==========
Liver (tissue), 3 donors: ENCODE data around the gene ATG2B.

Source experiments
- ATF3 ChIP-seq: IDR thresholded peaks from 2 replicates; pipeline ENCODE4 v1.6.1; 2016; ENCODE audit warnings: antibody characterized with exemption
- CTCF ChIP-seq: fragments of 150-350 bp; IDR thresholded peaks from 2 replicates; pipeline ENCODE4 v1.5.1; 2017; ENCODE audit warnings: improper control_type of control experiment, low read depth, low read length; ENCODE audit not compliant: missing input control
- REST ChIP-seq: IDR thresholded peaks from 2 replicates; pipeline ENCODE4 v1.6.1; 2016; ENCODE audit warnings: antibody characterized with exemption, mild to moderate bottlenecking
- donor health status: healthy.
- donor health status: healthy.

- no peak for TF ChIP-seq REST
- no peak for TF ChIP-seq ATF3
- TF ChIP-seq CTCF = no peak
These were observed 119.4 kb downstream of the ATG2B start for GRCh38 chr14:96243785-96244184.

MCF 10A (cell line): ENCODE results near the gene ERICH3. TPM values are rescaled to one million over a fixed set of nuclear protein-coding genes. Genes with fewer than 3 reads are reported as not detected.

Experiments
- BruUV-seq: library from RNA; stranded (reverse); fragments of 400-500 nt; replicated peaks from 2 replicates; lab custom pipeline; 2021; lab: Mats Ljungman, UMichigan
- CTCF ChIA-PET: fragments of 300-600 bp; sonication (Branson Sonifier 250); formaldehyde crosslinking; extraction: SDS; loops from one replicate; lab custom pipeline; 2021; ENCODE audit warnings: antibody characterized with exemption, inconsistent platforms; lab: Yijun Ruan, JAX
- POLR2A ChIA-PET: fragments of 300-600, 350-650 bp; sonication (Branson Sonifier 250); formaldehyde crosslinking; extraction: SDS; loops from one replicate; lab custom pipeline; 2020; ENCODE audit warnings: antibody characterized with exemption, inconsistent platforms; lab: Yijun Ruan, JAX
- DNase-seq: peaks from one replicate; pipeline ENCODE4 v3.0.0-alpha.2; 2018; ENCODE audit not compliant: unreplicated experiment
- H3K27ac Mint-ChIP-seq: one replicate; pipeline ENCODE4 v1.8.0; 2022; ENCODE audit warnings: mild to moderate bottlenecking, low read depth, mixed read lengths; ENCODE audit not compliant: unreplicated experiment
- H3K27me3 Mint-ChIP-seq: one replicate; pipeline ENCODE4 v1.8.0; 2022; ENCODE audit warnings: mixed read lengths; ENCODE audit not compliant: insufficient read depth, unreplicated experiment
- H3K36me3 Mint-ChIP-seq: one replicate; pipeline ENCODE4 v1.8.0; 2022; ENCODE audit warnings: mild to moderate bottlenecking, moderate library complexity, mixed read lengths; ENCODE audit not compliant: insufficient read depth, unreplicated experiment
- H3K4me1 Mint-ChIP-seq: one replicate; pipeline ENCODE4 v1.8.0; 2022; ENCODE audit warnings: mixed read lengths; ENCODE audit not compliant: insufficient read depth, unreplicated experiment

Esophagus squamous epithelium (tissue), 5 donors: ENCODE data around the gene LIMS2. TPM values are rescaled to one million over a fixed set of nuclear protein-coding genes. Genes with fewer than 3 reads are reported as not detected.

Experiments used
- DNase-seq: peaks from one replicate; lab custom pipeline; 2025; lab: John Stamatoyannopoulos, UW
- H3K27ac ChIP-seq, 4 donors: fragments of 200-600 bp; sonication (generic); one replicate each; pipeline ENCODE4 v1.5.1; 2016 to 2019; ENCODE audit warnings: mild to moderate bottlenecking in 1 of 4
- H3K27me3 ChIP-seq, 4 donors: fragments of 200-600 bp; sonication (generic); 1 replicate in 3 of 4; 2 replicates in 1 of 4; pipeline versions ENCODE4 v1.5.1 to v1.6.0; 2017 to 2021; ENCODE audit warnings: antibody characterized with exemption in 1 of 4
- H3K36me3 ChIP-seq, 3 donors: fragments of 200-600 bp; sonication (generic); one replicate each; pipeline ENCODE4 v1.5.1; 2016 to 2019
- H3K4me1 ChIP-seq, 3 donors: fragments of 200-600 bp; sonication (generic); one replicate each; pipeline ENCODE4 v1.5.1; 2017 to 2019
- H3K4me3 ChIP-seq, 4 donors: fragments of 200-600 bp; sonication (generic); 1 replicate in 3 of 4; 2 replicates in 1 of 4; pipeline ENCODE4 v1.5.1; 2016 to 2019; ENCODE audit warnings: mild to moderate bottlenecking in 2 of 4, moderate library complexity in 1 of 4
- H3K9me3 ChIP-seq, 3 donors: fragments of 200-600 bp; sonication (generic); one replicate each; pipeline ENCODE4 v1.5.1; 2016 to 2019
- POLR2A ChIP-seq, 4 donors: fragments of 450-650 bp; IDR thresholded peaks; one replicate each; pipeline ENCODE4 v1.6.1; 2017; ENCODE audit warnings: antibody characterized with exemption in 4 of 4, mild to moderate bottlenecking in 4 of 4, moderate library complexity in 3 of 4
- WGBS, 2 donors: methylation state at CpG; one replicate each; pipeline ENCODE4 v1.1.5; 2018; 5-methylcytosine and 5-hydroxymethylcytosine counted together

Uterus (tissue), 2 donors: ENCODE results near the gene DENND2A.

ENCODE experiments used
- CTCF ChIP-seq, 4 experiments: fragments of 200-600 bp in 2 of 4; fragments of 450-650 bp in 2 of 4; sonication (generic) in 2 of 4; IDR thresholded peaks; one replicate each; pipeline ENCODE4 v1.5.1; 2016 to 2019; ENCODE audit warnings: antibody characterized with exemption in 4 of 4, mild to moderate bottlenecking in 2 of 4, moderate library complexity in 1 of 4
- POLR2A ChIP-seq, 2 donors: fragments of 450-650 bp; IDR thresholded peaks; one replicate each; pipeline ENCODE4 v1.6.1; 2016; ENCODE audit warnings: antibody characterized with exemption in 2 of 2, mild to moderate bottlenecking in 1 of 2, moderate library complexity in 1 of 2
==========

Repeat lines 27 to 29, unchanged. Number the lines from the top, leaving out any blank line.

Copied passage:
- H3K36me3 ChIP-seq, 3 donors: fragments of 200-600 bp; sonication (generic); one replicate each; pipeline ENCODE4 v1.5.1; 2016 to 2019
- H3K4me1 ChIP-seq, 3 donors: fragments of 200-600 bp; sonication (generic); one replicate each; pipeline ENCODE4 v1.5.1; 2017 to 2019
- H3K4me3 ChIP-seq, 4 donors: fragments of 200-600 bp; sonication (generic); 1 replicate in 3 of 4; 2 replicates in 1 of 4; pipeline ENCODE4 v1.5.1; 2016 to 2019; ENCODE audit warnings: mild to moderate bottlenecking in 2 of 4, moderate library complexity in 1 of 4